The Illness and the Cure
Christianity without repentance is hypocritical, a mockery, even dangerous. It claims what is not rightfully ours, forgiveness without a change of heart. It can only do this in a formal sort of way since such attitudes are based on there being nothing to forgive in the first place. It therefore opposes the truth about ourselves and the significance of what God has done, is doing and will do for us.
As St. John says in his First Letter, Chapter 1: “This is the message which we have heard from Him and declare to you, that God is light and in Him is no darkness at all. If we say that we have fellowship with Him, and walk in darkness, we lie and do not practice the truth. But if we walk in the light as He is in the light, we have fellowship with one another, and the blood of Jesus Christ His Son cleanses us from all sin. If we say that we have no sin, we deceive ourselves, and the truth is not in us. If we confess our sins, He is faithful and just to forgive us our sins and to cleanse us from all unrighteousness. If we say that we have not sinned, we make Him a liar, and His word is not in us.”
I don’t know about you but I would rather not call God a “liar.” As St. Paul says in his Letter to the Romans, Chapter 3:23 for all have sinned and fall short of the glory of God…
However, many people just don’t think of themselves in this way. In their own understanding their actions and thoughts are neither good nor bad, neither perfect nor imperfect. In so far as these things are thought about at all, a soul is revealed that just muddles along, confident that it is normal and ordinary; neither in the need of the forgiveness of God nor the faith that goes with that. Sin is what evil people do. It doesn’t touch me.
There is absolutely nothing anyone else can do about this except to make clear to that person that no one who is impure shall see God, [Matthew 5:8]. Purification, forgiveness, the cutting out of the root of sin, not just the weeds that grow on the surface of things; this only comes about through repentance and we cannot do that for anyone else nor even bring them to the point of wanting to do it for themselves. Only God can disturb a soul sufficiently so as to prompt the first tentative steps towards repentance. We might aid that as His servants, but only in so far as we, with all humility, count ourselves the first amongst sinners since as our Lord taught, we are not to judge. The deep soul surgery that is the mother of true repentance, only God can do that as the soul begins, painfully, slowly to open itself up to new and unwelcome truths about itself as a prelude to genuine forgiveness and new life.
The word most frequently used in the New Testament for repentance is “metanoia.” It means an “about turn” … a revolution in our attitudes arising from a change of mind and heart and a return to God. When we repent in this way we gain both self knowledge and self mastery by the grace of God and we are well on the way to recovery. Avoid the issue, however, close our eyes and stop up our ears to the truth and we are dead already. Turn to God and live; such might be a simple summary of the gospel message.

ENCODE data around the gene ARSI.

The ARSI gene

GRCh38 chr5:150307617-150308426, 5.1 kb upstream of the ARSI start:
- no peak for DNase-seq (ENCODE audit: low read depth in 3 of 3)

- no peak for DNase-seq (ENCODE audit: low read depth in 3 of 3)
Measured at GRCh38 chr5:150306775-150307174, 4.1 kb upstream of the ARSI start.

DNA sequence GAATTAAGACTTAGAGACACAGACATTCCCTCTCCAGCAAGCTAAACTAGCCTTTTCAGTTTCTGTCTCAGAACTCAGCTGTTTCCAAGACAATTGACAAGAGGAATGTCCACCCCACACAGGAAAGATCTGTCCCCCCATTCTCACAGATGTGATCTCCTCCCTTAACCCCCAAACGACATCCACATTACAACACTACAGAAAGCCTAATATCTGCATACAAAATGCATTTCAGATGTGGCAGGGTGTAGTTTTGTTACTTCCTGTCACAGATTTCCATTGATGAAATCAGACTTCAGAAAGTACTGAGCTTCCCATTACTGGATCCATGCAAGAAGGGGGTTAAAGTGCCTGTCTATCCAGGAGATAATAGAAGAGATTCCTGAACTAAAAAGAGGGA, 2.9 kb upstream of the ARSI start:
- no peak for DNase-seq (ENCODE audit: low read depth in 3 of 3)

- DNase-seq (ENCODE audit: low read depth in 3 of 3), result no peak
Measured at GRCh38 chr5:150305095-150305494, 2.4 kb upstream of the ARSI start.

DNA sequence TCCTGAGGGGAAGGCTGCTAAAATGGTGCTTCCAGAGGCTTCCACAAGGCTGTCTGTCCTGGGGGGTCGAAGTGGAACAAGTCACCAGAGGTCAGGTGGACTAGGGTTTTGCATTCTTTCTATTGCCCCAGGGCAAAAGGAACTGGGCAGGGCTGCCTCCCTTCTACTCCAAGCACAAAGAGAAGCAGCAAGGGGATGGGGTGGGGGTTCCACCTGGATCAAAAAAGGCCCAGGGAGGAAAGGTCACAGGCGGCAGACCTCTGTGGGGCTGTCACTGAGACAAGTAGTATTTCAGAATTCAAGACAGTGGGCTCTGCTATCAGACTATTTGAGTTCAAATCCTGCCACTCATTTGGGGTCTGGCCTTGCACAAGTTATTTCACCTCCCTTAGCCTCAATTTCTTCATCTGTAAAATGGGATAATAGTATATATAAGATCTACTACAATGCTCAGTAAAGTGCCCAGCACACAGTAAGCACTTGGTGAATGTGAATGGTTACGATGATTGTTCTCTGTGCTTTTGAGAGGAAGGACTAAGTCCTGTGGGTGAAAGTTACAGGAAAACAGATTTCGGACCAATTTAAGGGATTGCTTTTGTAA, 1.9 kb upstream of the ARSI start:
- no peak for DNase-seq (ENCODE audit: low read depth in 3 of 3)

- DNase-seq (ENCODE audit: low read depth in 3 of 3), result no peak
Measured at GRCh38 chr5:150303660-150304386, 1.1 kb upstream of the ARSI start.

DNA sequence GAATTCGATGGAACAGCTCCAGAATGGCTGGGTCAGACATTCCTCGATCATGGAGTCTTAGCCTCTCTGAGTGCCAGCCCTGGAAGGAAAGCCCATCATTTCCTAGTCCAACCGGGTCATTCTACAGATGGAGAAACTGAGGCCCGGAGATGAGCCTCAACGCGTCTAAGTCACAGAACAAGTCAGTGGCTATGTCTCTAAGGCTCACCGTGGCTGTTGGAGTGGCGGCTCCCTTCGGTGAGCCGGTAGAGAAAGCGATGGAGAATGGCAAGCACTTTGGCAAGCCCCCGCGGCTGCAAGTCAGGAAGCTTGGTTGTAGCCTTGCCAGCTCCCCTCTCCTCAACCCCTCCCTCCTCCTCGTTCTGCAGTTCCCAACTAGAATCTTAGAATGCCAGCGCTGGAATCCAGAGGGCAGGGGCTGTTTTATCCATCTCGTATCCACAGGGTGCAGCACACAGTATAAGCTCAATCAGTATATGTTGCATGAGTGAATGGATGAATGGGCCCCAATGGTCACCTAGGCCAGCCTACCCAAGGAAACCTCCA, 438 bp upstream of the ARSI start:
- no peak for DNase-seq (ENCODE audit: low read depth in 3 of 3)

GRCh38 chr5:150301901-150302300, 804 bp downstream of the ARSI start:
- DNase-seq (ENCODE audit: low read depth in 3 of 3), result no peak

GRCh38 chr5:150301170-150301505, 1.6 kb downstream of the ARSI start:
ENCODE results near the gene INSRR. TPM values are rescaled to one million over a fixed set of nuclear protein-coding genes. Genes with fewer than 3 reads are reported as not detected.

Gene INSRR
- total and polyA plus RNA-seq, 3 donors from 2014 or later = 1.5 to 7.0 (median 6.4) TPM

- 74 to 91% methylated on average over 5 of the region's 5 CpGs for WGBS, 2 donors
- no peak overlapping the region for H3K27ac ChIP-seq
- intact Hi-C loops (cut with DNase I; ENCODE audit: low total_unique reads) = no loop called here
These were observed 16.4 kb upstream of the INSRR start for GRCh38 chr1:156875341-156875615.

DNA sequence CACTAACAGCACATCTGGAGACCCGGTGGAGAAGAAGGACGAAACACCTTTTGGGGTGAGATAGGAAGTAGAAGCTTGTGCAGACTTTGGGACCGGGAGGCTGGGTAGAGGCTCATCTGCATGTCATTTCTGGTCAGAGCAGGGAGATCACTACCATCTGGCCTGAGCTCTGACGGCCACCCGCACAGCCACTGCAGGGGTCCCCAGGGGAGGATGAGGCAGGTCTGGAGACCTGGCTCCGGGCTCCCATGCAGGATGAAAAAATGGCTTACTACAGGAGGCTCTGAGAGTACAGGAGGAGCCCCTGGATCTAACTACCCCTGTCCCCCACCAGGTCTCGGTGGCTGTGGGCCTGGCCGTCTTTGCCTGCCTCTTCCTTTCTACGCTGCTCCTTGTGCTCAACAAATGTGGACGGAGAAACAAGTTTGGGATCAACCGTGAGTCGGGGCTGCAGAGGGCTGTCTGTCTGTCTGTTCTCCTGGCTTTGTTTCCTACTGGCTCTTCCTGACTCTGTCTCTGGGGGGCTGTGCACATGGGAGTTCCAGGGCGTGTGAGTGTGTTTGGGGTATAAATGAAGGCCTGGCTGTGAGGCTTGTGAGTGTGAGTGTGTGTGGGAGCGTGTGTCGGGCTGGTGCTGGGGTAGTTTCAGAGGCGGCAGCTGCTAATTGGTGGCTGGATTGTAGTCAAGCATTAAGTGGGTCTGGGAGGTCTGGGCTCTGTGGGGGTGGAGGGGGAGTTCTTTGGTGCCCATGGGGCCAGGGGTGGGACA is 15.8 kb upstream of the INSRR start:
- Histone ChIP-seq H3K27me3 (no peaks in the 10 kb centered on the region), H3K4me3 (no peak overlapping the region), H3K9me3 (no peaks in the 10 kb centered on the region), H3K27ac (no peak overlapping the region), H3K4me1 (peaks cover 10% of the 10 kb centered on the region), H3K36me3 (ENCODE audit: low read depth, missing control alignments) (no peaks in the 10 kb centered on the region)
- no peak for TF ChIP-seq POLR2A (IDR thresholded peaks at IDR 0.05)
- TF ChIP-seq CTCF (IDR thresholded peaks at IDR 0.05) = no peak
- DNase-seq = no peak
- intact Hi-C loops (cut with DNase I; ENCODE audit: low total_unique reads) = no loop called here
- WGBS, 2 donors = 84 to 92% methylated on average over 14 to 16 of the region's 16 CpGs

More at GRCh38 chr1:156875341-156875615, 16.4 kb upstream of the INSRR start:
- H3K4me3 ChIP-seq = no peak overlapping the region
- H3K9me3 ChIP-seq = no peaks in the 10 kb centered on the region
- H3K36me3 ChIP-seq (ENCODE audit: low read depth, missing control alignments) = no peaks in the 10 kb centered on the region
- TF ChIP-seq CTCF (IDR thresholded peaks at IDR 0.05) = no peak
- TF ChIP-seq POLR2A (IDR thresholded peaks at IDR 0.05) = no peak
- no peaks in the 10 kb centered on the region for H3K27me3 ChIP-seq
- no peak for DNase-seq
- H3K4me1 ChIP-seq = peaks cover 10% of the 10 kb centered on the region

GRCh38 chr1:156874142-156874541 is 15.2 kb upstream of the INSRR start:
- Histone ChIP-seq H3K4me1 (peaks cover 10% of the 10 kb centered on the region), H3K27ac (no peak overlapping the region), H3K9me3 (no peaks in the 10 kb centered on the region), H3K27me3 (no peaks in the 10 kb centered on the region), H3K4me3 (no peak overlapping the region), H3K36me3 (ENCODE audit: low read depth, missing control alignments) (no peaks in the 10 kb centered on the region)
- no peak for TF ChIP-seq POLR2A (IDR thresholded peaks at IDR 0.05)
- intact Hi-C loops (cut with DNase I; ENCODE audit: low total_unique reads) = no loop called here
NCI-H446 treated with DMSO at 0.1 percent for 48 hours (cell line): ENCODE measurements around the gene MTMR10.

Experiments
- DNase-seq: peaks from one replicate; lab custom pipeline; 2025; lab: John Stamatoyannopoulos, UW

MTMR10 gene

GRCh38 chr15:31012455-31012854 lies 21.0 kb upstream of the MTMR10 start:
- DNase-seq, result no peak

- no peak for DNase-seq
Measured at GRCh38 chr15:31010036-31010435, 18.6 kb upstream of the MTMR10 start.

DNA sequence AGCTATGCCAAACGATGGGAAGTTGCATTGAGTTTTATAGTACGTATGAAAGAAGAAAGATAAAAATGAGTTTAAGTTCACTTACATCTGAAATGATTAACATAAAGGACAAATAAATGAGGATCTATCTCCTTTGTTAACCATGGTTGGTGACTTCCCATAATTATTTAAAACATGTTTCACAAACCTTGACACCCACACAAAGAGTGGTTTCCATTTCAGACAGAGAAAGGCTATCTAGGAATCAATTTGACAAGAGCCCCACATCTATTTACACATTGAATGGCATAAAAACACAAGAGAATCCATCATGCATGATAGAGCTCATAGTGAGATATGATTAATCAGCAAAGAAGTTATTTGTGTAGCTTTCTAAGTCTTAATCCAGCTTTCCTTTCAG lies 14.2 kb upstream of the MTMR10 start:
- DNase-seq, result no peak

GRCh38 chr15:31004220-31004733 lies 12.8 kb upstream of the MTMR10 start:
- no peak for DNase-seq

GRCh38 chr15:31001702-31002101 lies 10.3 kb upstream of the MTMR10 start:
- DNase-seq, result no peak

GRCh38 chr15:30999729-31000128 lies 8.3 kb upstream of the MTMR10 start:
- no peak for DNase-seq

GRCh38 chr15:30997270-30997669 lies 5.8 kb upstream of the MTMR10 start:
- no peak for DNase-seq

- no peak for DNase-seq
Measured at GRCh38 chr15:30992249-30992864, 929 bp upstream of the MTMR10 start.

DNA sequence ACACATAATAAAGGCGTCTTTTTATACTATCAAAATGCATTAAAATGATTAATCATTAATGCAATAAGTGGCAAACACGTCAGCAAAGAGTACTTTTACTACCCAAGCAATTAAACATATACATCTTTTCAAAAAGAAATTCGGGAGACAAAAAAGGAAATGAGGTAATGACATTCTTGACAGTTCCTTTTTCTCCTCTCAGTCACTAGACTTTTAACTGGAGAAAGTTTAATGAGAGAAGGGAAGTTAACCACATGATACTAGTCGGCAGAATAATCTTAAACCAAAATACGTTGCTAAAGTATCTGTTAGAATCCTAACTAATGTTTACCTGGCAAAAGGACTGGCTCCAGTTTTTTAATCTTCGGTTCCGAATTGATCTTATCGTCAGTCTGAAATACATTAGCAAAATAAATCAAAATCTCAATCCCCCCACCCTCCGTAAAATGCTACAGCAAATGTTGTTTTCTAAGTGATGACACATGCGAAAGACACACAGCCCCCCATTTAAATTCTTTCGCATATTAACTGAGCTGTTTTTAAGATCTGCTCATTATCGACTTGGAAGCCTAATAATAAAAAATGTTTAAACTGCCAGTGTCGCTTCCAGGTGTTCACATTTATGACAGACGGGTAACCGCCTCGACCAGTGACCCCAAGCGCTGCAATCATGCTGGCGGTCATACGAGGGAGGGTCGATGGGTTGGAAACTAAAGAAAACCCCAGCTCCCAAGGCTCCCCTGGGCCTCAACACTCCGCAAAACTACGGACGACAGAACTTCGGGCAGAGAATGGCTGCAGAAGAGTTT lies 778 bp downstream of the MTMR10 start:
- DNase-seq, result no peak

What We Need to Do
I will arise and go to my father, and will say to him, “Father, I have sinned against heaven and before you…” [Luke 15:18]
The Orthodox Church has a very practical, loving and healing ministry for all the believers… confession, the great healing sacrament. If you have come across confession before, either as an idea or in practice, you may be thinking about “sin lists,” artificial or pathological guilt, judgementalism, formalism and the like. Nothing could be further from the truth when it comes to the Orthodox practice of confession before (not “to”) a priest. The priest in the prayers says: “I am only a witness… ” …and so he is. The penitent stands before the icon of the Lord and His Cross and he unburdens his soul to the Saviour. Our Lord Jesus Christ only looks back with Infinite Love and Compassion and He heals that soul with his forgiveness and strengthens the change of heart with his grace. The person walks about of confession a free man or woman. The priest is there to facilitate the confession, gently prompting or maybe correcting distorted understandings but always allowing the person to talk more freely and honestly to God. All the Orthodox spiritual literature about confession speaks of it as “medicine”… not in quasi legal terms at all. That person’s relationship with God has to be put right, not just once but regularly for we all sin continually, far too readily in fact not to need confession.
Confession is not the whole story when it comes to repentance. Repentance has to be seen in the context of wider spiritual guidance. We need that guidance because we sometimes deceive ourselves through sin and we then fail to think and act for the highest good of ourselves and others. There is a proverb in the legal profession going back centuries: “Whosoever is his own counsel has a fool for his client.” The same applies in the spiritual life. Orthodox Christians have (if they can) spiritual fathers and mothers who will provide such wise and good counsel based on their ability to listen to their charges, their own hearts and God. It is often more difficult, obviously, to find such a person in non-Orthodox societies but it is always worth the effort if such a person may be found.
Repentance is the gateway to life, freedom and God. Knowing how to repent comes through experience and good counsel.
How do I see myself before God? How do I see God before myself?